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Thinking of Holland8 November 2011 Zie Nederlandse versie
by Arnold Jansen op de Haar
It all started immediately after crossing the border, as I was travelling back home from London by train the other day.
It’s familiar to most of us: after returning from a trip abroad you see your own environment in a new light, as if your senses stay tuned in to new experiences just a bit longer.
There were only two seats left in the carriage. A woman of about seventy took the seat next to me and a boy sat down in front of her. He must have been eighteen.
The boy turned around to say a few times that it was a shame they couldn’t sit next to each other and gazed at her looking almost lovingly. She bent towards him. ‘You need to get off at the next station,’ and she took a second to place a kiss on his mouth. I began to feel a bit uncomfortable.
‘Do you know we are actually sisters,’ the woman said in a loud voice to the boy. She stopped for a moment, sighed, and continued, ‘We were sisters in a previous life.’
Give me strength, I thought, what have I done to deserve this?
The next day, around dinner time, I found myself on the train to Zevenaar, the Milton Keynes of the Eastern Netherlands, but only a sixth of its size. I had an appointment in this town as a creative writing tutor. The train was a so called ‘sprinter’, which meant it made quite frequent stops.
This type of train had made international headlines because it has no toilet facilities. One of the train operators had suggested providing a piss bag which could be used in an emergency. It would have to be operated in the train driver’s compartment.
The train drivers’ union had already made objections and the Dutch Women’s Institute, too, had resolutely rejected the piss bag.
Zevenaar is located in a rural area, a fifteen-minute drive from my home town, Arnhem. From the station, it was a one-kilometre walk to the people’s university.
It was deadly silent, this commuter village; so quiet that I could hear the sound of my own footsteps. I could spy into every living room. People were bathed in blue television light. It suddenly reminded me of the smurfs.
The people’s university building was an old 1970s school. I had time to spare, so I sat down on a low wall to smoke a cigar. Several people emerged from the houses opposite to have a look at me in the dim streetlights. Well, they were walking their dogs, but it seemed to me they were checking me out. (The same people, pointedly saying ‘good evening’, walked past three times.)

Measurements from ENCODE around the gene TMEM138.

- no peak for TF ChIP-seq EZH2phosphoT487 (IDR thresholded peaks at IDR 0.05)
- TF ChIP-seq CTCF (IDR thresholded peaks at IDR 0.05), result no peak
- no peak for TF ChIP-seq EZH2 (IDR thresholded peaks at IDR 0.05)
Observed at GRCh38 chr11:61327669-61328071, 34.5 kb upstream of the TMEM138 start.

At the people’s university I was warmly welcomed and offered a cup of coffee. Announcements about courses were stuck on the notice board. Later, at home, I checked them out on their website: ‘Twittering for the over fifties’, for example. In one year’s time I’ll be eligible to join, but when will I be the right age to take a course in ‘Using a mobile for the elderly’?
You can also register for the course ‘Creative wrapping’ (‘the course concludes with the wrapping of your own presents using the newly learned techniques’) and the course ‘Laughing Yoga’ (‘Laughing Yoga combines simple breathing and yoga exercises with several laughing techniques’).
This one comes out on top: the ‘Hats Tree’ course. ‘Halves of polystyrene balls are covered with leaves and rose petals, followed by attaching these hats to decorative twigs placed in a tall vase.’
I had visions of living rooms up and down Zevenaar full of smurfs dancing around a hats tree.
That evening I met two ladies for a one-to-one evaluation of their work. They were entering a writing competition, and the idea was that I would help them put together their entry.
Both ladies were so attractive that I immediately wanted to marry them. Well, of course, I didn’t really; they were probably married anyway.
One had written love poems, so obviously I asked her to read them aloud. I was beginning to like Zevenaar more and more.
I had to travel back by bus because someone had jumped in front of a train on the edge of town.
All of a sudden I realised that during the past twenty-four hours I had glimpsed a Dutch society that mostly stays hidden.
© Arnold Jansen op de Haar
© Translation Holland Park Press
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